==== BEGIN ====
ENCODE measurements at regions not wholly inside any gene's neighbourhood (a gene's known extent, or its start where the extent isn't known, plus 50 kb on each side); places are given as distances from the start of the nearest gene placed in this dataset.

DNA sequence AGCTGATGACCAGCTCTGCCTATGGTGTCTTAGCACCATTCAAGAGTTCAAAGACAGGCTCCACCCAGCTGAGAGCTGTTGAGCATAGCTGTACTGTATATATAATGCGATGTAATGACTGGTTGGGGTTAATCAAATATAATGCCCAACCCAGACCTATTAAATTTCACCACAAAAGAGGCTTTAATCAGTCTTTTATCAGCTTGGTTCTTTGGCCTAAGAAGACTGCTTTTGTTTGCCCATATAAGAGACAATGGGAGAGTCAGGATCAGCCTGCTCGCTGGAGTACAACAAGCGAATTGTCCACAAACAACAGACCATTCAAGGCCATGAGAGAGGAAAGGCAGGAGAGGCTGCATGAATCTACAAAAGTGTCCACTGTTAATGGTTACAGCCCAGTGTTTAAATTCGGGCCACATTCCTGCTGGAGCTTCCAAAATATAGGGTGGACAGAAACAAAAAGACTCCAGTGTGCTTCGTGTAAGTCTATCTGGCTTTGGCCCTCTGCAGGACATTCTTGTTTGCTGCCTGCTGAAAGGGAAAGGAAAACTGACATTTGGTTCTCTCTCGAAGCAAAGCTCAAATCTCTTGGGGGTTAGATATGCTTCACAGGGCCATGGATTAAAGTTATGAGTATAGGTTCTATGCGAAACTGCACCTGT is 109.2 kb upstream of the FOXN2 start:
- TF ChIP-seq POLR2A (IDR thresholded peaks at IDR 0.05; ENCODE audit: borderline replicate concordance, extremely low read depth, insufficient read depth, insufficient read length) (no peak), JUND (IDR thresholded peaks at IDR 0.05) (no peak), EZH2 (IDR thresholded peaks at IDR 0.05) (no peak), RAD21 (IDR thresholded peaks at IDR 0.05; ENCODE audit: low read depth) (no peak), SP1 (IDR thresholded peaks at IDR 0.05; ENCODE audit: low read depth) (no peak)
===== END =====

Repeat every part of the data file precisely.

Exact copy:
ENCODE measurements at regions not wholly inside any gene's neighbourhood (a gene's known extent, or its start where the extent isn't known, plus 50 kb on each side); places are given as distances from the start of the nearest gene placed in this dataset.

DNA sequence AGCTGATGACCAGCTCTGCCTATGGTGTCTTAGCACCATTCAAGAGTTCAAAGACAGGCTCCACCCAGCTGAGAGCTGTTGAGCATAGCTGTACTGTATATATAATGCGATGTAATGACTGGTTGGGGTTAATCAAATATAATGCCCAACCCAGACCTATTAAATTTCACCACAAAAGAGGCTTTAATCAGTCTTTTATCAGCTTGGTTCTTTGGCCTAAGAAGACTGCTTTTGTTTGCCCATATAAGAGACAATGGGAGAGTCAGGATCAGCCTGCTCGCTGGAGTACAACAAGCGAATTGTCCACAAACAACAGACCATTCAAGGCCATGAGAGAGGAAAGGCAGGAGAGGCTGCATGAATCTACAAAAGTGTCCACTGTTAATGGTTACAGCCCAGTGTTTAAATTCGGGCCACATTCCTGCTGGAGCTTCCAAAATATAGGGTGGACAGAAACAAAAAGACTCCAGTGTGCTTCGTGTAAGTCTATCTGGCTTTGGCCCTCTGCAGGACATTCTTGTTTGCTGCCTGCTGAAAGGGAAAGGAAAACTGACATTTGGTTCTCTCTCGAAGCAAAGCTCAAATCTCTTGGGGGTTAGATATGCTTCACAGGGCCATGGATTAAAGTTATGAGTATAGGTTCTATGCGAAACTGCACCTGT is 109.2 kb upstream of the FOXN2 start:
- TF ChIP-seq POLR2A (IDR thresholded peaks at IDR 0.05; ENCODE audit: borderline replicate concordance, extremely low read depth, insufficient read depth, insufficient read length) (no peak), JUND (IDR thresholded peaks at IDR 0.05) (no peak), EZH2 (IDR thresholded peaks at IDR 0.05) (no peak), RAD21 (IDR thresholded peaks at IDR 0.05; ENCODE audit: low read depth) (no peak), SP1 (IDR thresholded peaks at IDR 0.05; ENCODE audit: low read depth) (no peak)